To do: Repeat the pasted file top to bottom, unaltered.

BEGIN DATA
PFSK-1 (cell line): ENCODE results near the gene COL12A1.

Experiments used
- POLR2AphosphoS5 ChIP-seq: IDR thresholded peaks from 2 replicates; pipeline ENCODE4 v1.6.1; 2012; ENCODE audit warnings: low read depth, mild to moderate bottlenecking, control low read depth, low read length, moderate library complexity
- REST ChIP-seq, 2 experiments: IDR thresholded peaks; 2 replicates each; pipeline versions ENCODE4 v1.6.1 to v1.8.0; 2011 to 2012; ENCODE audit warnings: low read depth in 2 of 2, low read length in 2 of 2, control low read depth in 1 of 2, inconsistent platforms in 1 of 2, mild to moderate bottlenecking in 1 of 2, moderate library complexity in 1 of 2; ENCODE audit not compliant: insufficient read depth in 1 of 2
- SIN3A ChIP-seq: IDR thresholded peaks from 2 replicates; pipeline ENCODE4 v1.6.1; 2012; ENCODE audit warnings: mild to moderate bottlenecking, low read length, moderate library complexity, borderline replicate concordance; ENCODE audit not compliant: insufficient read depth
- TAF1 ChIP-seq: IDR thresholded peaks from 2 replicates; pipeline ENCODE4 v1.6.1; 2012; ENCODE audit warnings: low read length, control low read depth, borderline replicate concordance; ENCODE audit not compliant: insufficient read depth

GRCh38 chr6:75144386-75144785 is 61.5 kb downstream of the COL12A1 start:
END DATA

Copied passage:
PFSK-1 (cell line): ENCODE results near the gene COL12A1.

Experiments used
- POLR2AphosphoS5 ChIP-seq: IDR thresholded peaks from 2 replicates; pipeline ENCODE4 v1.6.1; 2012; ENCODE audit warnings: low read depth, mild to moderate bottlenecking, control low read depth, low read length, moderate library complexity
- REST ChIP-seq, 2 experiments: IDR thresholded peaks; 2 replicates each; pipeline versions ENCODE4 v1.6.1 to v1.8.0; 2011 to 2012; ENCODE audit warnings: low read depth in 2 of 2, low read length in 2 of 2, control low read depth in 1 of 2, inconsistent platforms in 1 of 2, mild to moderate bottlenecking in 1 of 2, moderate library complexity in 1 of 2; ENCODE audit not compliant: insufficient read depth in 1 of 2
- SIN3A ChIP-seq: IDR thresholded peaks from 2 replicates; pipeline ENCODE4 v1.6.1; 2012; ENCODE audit warnings: mild to moderate bottlenecking, low read length, moderate library complexity, borderline replicate concordance; ENCODE audit not compliant: insufficient read depth
- TAF1 ChIP-seq: IDR thresholded peaks from 2 replicates; pipeline ENCODE4 v1.6.1; 2012; ENCODE audit warnings: low read length, control low read depth, borderline replicate concordance; ENCODE audit not compliant: insufficient read depth

GRCh38 chr6:75144386-75144785 is 61.5 kb downstream of the COL12A1 start: